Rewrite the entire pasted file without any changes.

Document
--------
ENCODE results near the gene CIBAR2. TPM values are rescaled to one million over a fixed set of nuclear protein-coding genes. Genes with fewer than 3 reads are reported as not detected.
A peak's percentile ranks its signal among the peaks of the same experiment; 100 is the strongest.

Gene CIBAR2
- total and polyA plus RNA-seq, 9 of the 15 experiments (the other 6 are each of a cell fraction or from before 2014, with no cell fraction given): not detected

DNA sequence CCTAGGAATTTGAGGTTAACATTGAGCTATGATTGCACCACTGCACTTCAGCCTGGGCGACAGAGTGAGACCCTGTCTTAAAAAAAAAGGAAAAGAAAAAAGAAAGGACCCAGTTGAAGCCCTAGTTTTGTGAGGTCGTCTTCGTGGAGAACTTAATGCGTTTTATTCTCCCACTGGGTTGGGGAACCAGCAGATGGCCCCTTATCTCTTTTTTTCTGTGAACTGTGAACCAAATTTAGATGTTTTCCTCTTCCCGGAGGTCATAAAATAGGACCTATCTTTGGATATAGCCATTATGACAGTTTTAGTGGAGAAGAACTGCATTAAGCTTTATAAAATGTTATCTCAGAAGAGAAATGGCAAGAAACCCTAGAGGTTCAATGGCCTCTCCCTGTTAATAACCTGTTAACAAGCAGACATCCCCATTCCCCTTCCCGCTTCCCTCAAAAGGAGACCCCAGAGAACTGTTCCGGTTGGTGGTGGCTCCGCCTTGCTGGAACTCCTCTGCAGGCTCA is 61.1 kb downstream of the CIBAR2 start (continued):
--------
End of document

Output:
ENCODE results near the gene CIBAR2. TPM values are rescaled to one million over a fixed set of nuclear protein-coding genes. Genes with fewer than 3 reads are reported as not detected.
A peak's percentile ranks its signal among the peaks of the same experiment; 100 is the strongest.

Gene CIBAR2
- total and polyA plus RNA-seq, 9 of the 15 experiments (the other 6 are each of a cell fraction or from before 2014, with no cell fraction given): not detected

DNA sequence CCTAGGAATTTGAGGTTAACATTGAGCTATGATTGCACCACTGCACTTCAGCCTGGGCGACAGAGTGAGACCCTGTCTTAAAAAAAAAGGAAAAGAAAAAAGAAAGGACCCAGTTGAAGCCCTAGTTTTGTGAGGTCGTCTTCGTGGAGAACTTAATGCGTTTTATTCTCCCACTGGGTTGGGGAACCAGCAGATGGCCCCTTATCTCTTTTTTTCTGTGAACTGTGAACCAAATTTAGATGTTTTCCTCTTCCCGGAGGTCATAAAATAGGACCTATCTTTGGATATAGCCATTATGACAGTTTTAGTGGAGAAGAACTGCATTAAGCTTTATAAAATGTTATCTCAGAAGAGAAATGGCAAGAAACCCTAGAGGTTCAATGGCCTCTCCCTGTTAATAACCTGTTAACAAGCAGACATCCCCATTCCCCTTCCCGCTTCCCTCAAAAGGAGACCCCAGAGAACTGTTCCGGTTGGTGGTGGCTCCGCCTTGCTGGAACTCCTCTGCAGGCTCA is 61.1 kb downstream of the CIBAR2 start (continued):